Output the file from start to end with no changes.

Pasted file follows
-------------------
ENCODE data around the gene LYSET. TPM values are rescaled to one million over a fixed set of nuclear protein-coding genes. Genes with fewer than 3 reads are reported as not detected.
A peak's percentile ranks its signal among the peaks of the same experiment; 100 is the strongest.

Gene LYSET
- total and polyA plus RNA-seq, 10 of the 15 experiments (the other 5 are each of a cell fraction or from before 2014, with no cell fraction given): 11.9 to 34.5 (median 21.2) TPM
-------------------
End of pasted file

ENCODE data around the gene LYSET. TPM values are rescaled to one million over a fixed set of nuclear protein-coding genes. Genes with fewer than 3 reads are reported as not detected.
A peak's percentile ranks its signal among the peaks of the same experiment; 100 is the strongest.

Gene LYSET
- total and polyA plus RNA-seq, 10 of the 15 experiments (the other 5 are each of a cell fraction or from before 2014, with no cell fraction given): 11.9 to 34.5 (median 21.2) TPM